A poor nutritional condition can increase the complications of cancer disease, the risk of infections, and the frequency of hospitalization.
According to different studies and clinical nutrition courses, an early diagnosis of nutritional status can, among other things, improve the patient’s quality of life.
Good nutrition is a fundamental part of any stage and circumstance of life, but for people with oncological diseases, it becomes even more crucial in the struggle to overcome these conditions, which affect them both physically and emotionally.
It is quite common for people going through a disease such as cancer to lose weight significantly at some point during treatment. However, the relevance of the nutritional status of cancer patients and the impact that nutrition can have on their treatment may not be adequately publicized.
According to data from the Pan American Health Organization, the number of cancer cases in the Americas region was estimated at 4 million in 2020 and is projected to increase to 6 million by 2040. About one-third of all cancer cases could be prevented by avoiding key risk factors such as smoking, alcohol abuse, unhealthy diet, and physical inactivity.
Early and timely diagnosis of nutritional status allows intervention, not only to optimize the results of cancer treatment, but also to improve the patient’s quality of life.
It is estimated that the prevalence of malnutrition in cancer patients ranges between 15% and 40% at the time of diagnosis and reaches up to 80% in advanced stages of the disease, according to the research paper “The cancer anorexia-cachexia syndrome” by K.A. Nelson, D. Walsh and A. Sheehan and Cancer cachexia in adult patients by J. Arends, F. Strasser and S. Gonella.
Advice from Specialists
Specialists stress the need to pay special attention to nutrition as part of a comprehensive approach to cancer.
This is a particularly relevant aspect because malnutrition can reduce the response and/or tolerance to oncological treatments, increase possible postoperative complications and increase the risk of infections, but it also generates a greater frequency of hospitalizations, which in turn leads to an increase in healthcare costs.
According to the specialists, when addressing the problem of malnutrition in oncology patients, the first step is to identify them, ideally at the time of diagnosis of the disease, so that an early approach can be initiated.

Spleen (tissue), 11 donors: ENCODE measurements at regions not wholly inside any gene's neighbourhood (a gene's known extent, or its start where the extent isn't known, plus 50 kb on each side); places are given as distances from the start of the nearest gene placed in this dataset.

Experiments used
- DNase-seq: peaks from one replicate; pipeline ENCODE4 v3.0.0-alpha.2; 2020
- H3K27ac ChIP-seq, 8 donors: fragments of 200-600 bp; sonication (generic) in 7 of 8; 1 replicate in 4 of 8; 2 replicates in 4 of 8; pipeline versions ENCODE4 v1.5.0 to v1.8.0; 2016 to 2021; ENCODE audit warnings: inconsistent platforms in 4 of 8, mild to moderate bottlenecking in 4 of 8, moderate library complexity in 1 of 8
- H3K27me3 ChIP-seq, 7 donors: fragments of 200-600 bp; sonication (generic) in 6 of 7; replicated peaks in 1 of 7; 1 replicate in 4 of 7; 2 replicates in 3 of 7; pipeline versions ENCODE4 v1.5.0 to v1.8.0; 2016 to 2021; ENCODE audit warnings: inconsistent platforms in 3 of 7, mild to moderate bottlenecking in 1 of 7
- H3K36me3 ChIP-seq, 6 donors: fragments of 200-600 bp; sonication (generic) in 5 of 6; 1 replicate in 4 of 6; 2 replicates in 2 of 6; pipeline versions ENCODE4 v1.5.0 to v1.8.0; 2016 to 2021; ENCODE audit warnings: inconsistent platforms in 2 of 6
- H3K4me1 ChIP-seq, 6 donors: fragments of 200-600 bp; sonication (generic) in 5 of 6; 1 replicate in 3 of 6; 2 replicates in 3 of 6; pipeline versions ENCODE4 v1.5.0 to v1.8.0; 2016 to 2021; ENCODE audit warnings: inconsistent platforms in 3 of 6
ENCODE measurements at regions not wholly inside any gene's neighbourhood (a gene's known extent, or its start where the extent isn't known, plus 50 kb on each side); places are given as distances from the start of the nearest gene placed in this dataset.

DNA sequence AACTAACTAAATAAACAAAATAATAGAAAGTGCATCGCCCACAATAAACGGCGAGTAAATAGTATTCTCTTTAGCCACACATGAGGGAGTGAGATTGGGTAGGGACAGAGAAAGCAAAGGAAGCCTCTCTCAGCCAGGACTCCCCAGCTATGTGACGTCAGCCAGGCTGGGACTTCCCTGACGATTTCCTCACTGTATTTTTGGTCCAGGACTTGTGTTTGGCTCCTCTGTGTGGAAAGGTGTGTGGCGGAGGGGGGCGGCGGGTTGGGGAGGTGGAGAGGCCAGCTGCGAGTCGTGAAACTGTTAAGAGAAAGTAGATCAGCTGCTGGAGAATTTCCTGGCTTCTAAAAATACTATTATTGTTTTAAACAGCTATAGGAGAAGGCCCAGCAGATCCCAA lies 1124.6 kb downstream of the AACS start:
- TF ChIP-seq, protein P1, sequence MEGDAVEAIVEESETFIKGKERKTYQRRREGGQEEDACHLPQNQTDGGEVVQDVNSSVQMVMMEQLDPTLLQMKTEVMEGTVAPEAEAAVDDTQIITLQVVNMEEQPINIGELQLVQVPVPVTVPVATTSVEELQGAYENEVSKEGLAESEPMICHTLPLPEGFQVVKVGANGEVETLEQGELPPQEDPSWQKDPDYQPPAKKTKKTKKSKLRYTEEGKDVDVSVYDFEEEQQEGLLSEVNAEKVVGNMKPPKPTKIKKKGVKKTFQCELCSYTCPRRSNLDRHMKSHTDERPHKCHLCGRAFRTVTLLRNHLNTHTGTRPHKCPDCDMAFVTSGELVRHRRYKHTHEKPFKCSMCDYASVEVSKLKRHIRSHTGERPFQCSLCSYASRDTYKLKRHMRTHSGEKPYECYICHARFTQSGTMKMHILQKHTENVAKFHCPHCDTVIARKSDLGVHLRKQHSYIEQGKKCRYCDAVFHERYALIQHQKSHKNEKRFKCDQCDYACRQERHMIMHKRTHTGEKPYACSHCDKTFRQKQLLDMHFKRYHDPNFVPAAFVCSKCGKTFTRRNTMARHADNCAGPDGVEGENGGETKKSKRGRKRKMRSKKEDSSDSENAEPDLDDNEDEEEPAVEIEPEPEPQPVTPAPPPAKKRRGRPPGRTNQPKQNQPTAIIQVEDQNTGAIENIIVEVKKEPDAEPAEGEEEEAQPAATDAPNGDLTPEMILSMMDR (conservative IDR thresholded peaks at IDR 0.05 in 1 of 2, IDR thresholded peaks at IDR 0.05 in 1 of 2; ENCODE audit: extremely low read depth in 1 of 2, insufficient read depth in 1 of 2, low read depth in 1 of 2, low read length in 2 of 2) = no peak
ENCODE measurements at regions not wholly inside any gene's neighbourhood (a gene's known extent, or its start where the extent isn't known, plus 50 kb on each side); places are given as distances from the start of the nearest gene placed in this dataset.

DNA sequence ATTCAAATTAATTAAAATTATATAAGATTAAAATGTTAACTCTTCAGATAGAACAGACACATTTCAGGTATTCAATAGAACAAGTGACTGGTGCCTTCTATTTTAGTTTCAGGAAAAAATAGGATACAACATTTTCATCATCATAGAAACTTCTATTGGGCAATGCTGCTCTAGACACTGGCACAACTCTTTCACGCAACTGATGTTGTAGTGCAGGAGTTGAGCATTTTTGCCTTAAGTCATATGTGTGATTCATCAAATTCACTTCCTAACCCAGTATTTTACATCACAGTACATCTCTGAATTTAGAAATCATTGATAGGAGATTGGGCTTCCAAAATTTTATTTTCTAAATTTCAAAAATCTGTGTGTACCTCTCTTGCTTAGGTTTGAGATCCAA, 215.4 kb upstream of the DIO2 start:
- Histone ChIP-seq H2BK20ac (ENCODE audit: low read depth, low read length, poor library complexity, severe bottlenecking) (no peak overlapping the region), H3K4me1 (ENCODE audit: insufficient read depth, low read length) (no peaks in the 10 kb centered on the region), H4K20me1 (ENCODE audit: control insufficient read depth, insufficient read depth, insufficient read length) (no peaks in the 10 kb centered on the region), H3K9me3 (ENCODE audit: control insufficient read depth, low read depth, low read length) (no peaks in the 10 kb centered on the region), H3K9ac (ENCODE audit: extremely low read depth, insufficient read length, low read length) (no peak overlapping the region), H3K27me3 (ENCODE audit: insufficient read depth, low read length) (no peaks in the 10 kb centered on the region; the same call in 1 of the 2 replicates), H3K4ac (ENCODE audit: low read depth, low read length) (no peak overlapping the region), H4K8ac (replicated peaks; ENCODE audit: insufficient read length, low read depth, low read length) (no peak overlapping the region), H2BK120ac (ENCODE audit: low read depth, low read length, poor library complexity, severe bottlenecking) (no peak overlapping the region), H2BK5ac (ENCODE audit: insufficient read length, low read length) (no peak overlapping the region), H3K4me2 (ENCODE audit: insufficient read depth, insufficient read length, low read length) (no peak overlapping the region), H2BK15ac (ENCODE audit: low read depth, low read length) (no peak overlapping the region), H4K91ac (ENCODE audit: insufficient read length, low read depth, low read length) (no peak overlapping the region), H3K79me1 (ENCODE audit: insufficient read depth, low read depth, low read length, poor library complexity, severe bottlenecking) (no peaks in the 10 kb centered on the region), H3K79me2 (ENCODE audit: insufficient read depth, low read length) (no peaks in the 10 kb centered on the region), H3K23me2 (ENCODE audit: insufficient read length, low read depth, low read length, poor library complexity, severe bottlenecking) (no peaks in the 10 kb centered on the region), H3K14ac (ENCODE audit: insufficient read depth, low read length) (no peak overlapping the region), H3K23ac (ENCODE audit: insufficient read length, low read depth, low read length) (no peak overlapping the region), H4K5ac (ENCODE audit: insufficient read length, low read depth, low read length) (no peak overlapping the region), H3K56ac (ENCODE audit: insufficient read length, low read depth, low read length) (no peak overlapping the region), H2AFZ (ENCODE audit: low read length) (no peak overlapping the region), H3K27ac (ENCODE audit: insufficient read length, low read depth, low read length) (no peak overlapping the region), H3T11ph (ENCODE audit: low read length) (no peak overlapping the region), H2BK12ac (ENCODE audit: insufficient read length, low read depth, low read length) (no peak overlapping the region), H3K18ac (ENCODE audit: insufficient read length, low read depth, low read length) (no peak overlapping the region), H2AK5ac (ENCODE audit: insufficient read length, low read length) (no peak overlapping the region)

There are tools to quantify nutritional status, both in hospitalized and ambulatory patients, based on objective indicators such as weight loss, changes in food intake, changes in functional capacity, and digestive symptoms. In addition to the medical team’s physical signs, they make it possible to arrive at a total value that determines whether the patient is well nourished, moderately or severely malnourished, which sets the tone for the degree of nutritional intervention required.
The European Society for Parenteral and Enteral Nutrition (ESPEN), in its latest guidelines for nutritional support in oncology patients, recommends that nutritional risk should be assessed in all oncology patients periodically and from the diagnosis of the disease.
The impact of the disease on the nutritional status of cancer patients can be multifactorial in origin, often linked to the location and extent of the tumour, the evolution of the disease itself, the treatments being received, and the adverse effects associated with them.
It is well established that there is usually a decrease in food intake, often because the disease interferes mechanically with the normal transit of the digestive tract. The clearest example is tumours located in the digestive tract (pharynx, oesophagus, stomach, and pancreas), which cause direct obstruction or a feeling of early satiety due to limited gastric capacity. It is here where specialists must think about nutritional interventions that facilitate the patient’s intake and at the same time nourish, helping to regain the weight.
Nutritional interventions are thus proposed as a complement to oncological treatments since malnutrition is an independent prognostic indicator of poor response to treatment and decreased survival.
In addition, malnutrition reduces the quality of life: patients’ muscle mass and strength are diminished. This progressive fragility can make it difficult for them to stand up or move around by their means, thus relinquishing their autonomy, and this will also have an impact on the psychological level and can induce or intensify depressive symptoms.
Today we have nutritional alternatives available that contribute to providing the nutrients the patient needs, in terms of calories and proteins, helping to reverse the loss of muscle mass and strengthening their overall nutritional status. The evidence indicates that nutritional support for the oncology patient contributes to providing support at the moment of an adequate administration of the treatment.